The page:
One of the things that happens when the powers of perception are sharpened and the mind is quieted is that thoughts can be observed from their inception. Usually we notice ourselves thinking somewhere down the line of a train of associations - we catch ourselves “lost in thought.” But at certain times in meditation we can observe a thought that is just forming, just as it is bursting into consciousness. This is a very strange experience at first, for it immediately begs the question “Who is thinking?” The thoughts appear to come from nowhere, and the tendency to identify oneself as the thinker of those thoughts is loosened. The thoughts just come and go, artifacts of some mysterious process that we ourselves are also a part of.’
- Mark Epstein, Going on Being: Buddhism and the Way of Change.
“On retreat, letting-go can be a practice. It is the slow process of opening like a lens to the radiance at the heart of our real lives, here and now. We are enlightened as we learn to let the light in and let it shine out. This happens as we learn to be with life just as it is, receiving what is always being offered, always waiting to be received.”
Yoni’s bliss| Svadhistana chakra (sacral chakra)
This chakra is associated with love, sexuality, dedication, compassion, intuition, flowing, confidence and family.
Gomukhasana (cow face pose) is a beautiful pose to cultivate this characteristics.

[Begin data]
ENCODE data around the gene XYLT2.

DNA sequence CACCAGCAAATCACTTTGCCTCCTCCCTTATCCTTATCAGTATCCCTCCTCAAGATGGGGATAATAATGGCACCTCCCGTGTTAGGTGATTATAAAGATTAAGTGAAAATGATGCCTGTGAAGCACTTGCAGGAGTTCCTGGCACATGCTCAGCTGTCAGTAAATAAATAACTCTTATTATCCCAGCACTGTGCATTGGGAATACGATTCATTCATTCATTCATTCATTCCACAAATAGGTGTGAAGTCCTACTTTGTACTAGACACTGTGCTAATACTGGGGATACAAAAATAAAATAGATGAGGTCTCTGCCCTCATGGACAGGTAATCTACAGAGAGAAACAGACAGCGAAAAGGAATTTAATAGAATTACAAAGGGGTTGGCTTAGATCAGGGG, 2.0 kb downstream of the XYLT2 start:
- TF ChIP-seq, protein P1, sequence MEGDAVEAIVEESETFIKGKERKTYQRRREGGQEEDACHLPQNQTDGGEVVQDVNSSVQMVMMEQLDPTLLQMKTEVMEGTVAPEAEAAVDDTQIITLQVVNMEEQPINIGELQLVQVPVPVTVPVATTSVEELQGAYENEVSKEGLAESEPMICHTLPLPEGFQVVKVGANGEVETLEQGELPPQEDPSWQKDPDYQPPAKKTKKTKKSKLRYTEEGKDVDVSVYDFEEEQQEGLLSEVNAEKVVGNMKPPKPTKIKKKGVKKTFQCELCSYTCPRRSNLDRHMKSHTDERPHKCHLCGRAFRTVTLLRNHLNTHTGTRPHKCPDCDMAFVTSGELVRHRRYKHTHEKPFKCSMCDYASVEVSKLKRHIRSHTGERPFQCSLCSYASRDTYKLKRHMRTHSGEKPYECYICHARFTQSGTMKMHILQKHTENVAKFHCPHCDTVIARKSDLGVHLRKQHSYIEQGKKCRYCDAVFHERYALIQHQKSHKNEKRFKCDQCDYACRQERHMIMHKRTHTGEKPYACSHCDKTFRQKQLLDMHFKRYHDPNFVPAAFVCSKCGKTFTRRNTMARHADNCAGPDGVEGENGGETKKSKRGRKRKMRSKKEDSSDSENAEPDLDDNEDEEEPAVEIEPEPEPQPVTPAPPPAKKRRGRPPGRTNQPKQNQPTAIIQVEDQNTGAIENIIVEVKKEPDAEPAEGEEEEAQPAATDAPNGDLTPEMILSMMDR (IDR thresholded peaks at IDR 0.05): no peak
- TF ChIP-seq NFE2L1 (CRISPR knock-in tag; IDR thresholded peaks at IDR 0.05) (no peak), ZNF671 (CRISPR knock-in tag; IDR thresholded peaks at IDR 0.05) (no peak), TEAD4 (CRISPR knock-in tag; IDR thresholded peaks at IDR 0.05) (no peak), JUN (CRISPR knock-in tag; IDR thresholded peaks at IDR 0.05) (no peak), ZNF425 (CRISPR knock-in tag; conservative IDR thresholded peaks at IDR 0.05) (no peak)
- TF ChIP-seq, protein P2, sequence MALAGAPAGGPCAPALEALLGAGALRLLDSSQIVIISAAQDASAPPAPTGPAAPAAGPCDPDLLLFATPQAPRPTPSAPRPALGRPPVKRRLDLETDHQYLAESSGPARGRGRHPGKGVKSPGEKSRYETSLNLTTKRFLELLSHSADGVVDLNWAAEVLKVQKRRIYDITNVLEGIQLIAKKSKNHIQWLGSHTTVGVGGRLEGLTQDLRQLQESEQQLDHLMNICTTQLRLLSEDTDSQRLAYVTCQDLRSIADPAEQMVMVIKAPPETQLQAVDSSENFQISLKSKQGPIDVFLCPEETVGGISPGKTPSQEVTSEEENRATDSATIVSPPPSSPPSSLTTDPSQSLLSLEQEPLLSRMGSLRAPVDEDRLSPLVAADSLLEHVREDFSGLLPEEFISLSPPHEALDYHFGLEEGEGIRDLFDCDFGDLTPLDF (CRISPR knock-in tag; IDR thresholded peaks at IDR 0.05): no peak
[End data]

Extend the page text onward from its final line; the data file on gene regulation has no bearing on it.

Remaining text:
I’m sitting down on the verdant grounds, taking in the sharpness of each blade’s green.
This one is longer than that one, and the differences create shadows that dance as the air moves along the surface of the earth as cooling zephyrs.
The sun is embracing me in its resplendent warmth while the others chat away. Sounds emerge with each movement of their lips, but my eyes are closed, and I’m noticing how the air hits the back of my throat, cooler at each inhale through my nose and warmer at each exhale through my mouth.
My belly expands slowly as I breathe in, and then it contracts as I breathe out. I’m breathing with gusto as I let each and every molecule leave my body to make room for the freshness of the next batch.
My head and back are situated in gravity-defying positions while the rest of my body feel the softness of the dirt as I trace my entire being’s contiguity with the earth and the atmosphere.
My mind focuses on all these aspects of the physical environment while taking note of how present I am.
I have responsibilities and obligations, but my thoughts about them just flow through and pass by. I choose to focus on the here instead.
Each moment is a new opportunity to be mindful of.
Instead of getting detention at
Baltimore’s Robert Coleman
Elementary, you get meditation.
Rather than making a trip to the
principal’s office, students practice
meditation and breathing in the Mindful
Moment Room, a brightly colored ‘oasis
of calm’, and it’s working. Since starting
the program in 2014, the school hasn’t
issued a single suspension. SourceSource 2